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Louisiana bill would ban porn access on public university WiFi

Sponsor tells The College Fix that state agencies currently have similar prohibitions

A Republican legislator in Louisiana wants to prohibit prohibit access to pornographic material on the WiFi networks of public universities.

Senate Bill 131, currently pending in the Education Committee, “prohibits internet access to online sites that contain material which is reasonably believed to be sexually explicit, pornographic, or sexually harassing.”

Senator Beth Mizell’s legislation would prohibit this content because it could be “reasonably believed to create a hostile work environment as prohibited by federal law.”

The legislation would also apply to computers “owned or leased by each board, system office, and institution under its supervision,” and personal devices that use the university’s network.

Senator Mizell (pictured) said that she introduced the legislation after a authorities arrested a higher education employee for having child porn on his state computer.

“[A] few years ago I had passed a bill [Senate Bill 391] requiring internet filters on state owned devices,” Mizell told The  College Fix via email on March 23. “Higher ed had asked to be excluded from that bill ‘for research purposes,’” she said.

“I brought the issue back with the inclusion of higher ed devices and internet…that [are] state funded,” she said.

Police arrested Louisiana State University Professor Gerald Myers in December 2021 for having child pornography on his computer and alleged sexual abuse of an animal.

Universities can get exemptions if they make specific, narrow requests

The legislation says the university can make specific, written requests for exemptions from the police for “legitimate scientific, educational, or law enforcement purpose.” The requests must be time limited and will be periodically reviewed.

Mizell told The Fix that there should be bipartisan support for her legislation, as it intends to “protect the intention of state funds for education.”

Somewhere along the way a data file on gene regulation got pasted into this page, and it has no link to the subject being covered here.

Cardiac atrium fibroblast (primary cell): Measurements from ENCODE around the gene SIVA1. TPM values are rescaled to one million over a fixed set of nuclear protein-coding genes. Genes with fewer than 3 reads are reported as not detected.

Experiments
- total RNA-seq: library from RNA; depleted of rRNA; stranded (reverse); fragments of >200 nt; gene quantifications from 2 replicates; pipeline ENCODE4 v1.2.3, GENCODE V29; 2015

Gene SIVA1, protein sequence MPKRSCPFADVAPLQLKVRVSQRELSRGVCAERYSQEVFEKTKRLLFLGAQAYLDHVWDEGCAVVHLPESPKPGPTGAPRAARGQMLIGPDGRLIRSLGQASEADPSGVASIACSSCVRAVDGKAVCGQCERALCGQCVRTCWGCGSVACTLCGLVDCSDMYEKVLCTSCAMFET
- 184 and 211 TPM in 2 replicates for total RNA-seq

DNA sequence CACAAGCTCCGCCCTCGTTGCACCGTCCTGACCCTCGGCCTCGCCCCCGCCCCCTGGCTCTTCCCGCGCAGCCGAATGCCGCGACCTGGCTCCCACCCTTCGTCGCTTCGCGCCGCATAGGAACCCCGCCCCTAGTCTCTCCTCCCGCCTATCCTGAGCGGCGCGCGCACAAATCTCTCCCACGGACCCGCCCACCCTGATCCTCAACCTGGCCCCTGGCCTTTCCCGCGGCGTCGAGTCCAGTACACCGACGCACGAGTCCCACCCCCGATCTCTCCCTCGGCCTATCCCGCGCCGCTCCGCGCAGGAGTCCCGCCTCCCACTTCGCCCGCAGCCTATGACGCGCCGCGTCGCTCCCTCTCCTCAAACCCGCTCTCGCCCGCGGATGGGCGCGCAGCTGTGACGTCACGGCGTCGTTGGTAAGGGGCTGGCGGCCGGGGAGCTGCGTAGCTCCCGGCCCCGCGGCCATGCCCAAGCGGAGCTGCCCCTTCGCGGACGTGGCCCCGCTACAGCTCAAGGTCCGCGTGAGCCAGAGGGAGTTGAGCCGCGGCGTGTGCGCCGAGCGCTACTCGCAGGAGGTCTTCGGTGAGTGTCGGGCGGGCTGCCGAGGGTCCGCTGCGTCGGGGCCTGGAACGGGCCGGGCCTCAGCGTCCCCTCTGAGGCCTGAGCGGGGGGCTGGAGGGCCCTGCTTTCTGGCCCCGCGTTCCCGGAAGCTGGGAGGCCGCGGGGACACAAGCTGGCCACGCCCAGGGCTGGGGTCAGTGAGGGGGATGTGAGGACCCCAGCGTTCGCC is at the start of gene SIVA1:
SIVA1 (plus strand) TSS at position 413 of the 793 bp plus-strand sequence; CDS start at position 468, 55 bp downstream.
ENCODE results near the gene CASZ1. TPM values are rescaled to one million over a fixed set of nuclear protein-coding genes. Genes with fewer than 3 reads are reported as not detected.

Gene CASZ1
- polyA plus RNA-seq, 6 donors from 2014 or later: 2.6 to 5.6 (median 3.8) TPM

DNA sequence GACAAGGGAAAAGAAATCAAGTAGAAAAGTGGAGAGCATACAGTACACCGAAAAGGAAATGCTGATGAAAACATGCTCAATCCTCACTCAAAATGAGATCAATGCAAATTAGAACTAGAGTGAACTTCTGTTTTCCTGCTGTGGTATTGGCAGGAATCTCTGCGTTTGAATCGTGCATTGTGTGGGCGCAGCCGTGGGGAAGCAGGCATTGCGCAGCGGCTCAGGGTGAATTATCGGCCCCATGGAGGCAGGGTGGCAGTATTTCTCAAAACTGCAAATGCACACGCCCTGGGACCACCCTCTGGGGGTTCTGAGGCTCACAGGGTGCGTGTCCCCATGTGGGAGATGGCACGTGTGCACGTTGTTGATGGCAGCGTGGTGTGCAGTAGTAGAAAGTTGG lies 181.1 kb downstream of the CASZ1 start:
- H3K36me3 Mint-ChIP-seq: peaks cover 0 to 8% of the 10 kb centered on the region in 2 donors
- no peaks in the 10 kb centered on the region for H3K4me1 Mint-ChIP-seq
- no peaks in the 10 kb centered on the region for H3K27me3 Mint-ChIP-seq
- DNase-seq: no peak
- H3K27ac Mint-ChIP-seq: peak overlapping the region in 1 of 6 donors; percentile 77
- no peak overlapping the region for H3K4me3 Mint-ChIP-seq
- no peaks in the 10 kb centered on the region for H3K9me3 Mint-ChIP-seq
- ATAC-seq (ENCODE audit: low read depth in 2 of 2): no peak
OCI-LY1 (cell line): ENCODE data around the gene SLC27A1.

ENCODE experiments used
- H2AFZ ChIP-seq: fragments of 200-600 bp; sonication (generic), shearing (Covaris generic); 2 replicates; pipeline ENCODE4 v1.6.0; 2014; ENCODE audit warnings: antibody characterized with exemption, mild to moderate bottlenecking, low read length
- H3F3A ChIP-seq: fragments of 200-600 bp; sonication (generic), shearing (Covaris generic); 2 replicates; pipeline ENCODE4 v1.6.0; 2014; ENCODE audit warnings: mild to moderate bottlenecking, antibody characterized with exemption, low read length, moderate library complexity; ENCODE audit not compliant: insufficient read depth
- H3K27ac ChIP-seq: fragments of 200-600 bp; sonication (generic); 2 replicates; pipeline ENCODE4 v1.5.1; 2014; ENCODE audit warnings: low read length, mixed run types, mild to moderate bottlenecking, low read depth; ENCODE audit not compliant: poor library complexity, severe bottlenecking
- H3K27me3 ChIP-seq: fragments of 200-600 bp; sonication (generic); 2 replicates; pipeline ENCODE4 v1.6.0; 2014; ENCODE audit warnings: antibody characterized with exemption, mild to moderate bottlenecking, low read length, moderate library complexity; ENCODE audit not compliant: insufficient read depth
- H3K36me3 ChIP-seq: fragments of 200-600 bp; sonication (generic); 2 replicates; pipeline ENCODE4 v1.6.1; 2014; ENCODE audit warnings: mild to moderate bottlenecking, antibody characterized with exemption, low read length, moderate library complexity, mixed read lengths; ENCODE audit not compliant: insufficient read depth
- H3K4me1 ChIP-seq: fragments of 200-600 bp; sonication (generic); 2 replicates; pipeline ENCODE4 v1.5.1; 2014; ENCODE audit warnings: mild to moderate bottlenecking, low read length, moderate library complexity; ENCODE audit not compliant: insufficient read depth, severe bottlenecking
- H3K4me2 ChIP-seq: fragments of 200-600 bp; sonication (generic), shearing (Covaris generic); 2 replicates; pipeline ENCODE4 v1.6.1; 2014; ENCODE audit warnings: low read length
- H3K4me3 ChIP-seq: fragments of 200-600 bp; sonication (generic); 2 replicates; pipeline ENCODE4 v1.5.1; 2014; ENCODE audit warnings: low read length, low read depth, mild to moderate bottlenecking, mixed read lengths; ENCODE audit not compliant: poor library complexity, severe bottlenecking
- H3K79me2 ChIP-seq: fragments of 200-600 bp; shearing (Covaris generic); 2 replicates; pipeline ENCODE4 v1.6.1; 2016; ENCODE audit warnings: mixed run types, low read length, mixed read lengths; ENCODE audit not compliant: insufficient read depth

“The intent is to prevent instances that happened previously from happening on these taxpayer funded devices or connection,” the state senator told The College Fix.

The bill does not restrict access to pornographic material on any device or online service that is not owned by “the board, office, or institution,” according to the legislation. As such, off-campus internet services and privately owned devices are not restricted from pornographic content.

MORE: Catholic University of America bans 200 porn sites

The liberal Power Coalition for Equity and Justice opposes the legislation.

“There are certainly some First Amendment issues, but we will stand with the people wherever the people end up on this,” CEO Ashley Shelton told the Louisiana Illuminator. “How are these things defined? Would a Victoria’s Secret website be considered sexually explicit?”

Shelton did not respond to two emailed requests for comment sent in the past week.

The Fix asked Shelton if there were any content limits her organization would be open to supporting. The Fix also asked if universities should have oversight over sites accessed on their own network to protect against cybersecurity threats or potential scams targeting students.

She did not respond to these questions or another inquiry about what actions her organization would be taking to oppose the bill.

The College Fix emailed Tom Costanza, the executive director of the Louisiana Conference of Catholic Bishops, to ask for comment on the legislation. The Fix emailed Costanza twice at the address provided by his office but did not receive a response to a question on where the organization stood on the legislation.

MORE: This Catholic college has a successful anti-porn program to help students

IMAGE: Cajun Overcomer/YouTube

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About the Author
College Fix contributor Aly Buckner is a student at the University of Virginia. She is majoring in economics, and is an incoming student into the Accelerated Masters program at the Batten School of Leadership and Public Policy. Aly is the outreach coordinator of College Republicans at UVA, a founding member and editor of The Jefferson Independent, and is involved with conservative student outreach at UVA.